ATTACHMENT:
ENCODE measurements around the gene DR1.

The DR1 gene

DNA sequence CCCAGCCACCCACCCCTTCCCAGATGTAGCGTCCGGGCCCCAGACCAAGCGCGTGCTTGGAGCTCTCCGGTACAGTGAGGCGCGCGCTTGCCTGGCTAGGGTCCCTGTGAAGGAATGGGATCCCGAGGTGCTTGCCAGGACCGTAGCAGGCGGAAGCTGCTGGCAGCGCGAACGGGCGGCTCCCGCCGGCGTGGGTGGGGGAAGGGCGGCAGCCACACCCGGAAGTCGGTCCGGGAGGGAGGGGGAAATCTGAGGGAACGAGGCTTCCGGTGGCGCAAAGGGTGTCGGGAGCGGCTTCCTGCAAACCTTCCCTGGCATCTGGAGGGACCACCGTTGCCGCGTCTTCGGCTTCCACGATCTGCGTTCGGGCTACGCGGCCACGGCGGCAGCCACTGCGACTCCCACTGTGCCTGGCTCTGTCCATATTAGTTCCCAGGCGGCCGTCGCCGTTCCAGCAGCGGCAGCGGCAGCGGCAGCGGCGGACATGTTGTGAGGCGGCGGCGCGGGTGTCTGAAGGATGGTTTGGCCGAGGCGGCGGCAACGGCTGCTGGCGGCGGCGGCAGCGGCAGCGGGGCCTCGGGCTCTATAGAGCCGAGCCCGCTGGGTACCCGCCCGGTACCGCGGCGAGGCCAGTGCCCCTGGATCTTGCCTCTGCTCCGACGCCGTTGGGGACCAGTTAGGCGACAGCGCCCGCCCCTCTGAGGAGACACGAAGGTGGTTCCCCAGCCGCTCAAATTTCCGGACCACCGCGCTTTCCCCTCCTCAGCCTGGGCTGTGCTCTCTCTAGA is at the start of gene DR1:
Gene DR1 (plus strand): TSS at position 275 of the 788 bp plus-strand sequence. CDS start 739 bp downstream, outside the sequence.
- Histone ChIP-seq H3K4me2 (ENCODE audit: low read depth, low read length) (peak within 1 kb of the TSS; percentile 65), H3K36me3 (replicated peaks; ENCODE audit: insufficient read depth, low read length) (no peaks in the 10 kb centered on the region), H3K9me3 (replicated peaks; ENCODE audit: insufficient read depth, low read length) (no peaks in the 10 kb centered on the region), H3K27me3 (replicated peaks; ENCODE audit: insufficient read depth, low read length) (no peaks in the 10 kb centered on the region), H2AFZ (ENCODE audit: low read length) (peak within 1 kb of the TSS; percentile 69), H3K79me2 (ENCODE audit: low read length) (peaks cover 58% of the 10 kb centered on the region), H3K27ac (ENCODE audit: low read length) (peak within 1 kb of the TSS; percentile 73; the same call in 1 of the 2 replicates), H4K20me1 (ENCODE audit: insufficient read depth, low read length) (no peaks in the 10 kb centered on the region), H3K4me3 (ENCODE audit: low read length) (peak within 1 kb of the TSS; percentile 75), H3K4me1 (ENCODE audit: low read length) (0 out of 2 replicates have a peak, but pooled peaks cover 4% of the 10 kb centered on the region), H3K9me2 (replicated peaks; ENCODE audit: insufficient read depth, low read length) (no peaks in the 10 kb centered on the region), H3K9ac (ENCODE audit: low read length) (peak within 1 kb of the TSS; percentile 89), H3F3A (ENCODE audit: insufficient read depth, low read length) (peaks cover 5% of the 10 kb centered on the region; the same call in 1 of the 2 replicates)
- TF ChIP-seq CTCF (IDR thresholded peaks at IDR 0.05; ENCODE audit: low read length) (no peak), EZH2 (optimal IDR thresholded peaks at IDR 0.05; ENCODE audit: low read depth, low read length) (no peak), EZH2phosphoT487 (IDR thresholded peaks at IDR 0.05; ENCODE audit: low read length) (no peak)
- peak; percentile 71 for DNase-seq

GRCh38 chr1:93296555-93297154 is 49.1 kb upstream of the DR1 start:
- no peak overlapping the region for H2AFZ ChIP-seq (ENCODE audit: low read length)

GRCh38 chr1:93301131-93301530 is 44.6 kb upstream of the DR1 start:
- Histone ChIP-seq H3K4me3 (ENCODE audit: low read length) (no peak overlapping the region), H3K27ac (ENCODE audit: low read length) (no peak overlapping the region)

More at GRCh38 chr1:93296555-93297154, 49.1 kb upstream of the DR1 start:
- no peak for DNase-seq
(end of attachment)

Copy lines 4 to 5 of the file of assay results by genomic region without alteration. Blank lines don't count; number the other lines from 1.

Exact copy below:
Gene DR1 (plus strand): TSS at position 275 of the 788 bp plus-strand sequence. CDS start 739 bp downstream, outside the sequence.
- Histone ChIP-seq H3K4me2 (ENCODE audit: low read depth, low read length) (peak within 1 kb of the TSS; percentile 65), H3K36me3 (replicated peaks; ENCODE audit: insufficient read depth, low read length) (no peaks in the 10 kb centered on the region), H3K9me3 (replicated peaks; ENCODE audit: insufficient read depth, low read length) (no peaks in the 10 kb centered on the region), H3K27me3 (replicated peaks; ENCODE audit: insufficient read depth, low read length) (no peaks in the 10 kb centered on the region), H2AFZ (ENCODE audit: low read length) (peak within 1 kb of the TSS; percentile 69), H3K79me2 (ENCODE audit: low read length) (peaks cover 58% of the 10 kb centered on the region), H3K27ac (ENCODE audit: low read length) (peak within 1 kb of the TSS; percentile 73; the same call in 1 of the 2 replicates), H4K20me1 (ENCODE audit: insufficient read depth, low read length) (no peaks in the 10 kb centered on the region), H3K4me3 (ENCODE audit: low read length) (peak within 1 kb of the TSS; percentile 75), H3K4me1 (ENCODE audit: low read length) (0 out of 2 replicates have a peak, but pooled peaks cover 4% of the 10 kb centered on the region), H3K9me2 (replicated peaks; ENCODE audit: insufficient read depth, low read length) (no peaks in the 10 kb centered on the region), H3K9ac (ENCODE audit: low read length) (peak within 1 kb of the TSS; percentile 89), H3F3A (ENCODE audit: insufficient read depth, low read length) (peaks cover 5% of the 10 kb centered on the region; the same call in 1 of the 2 replicates)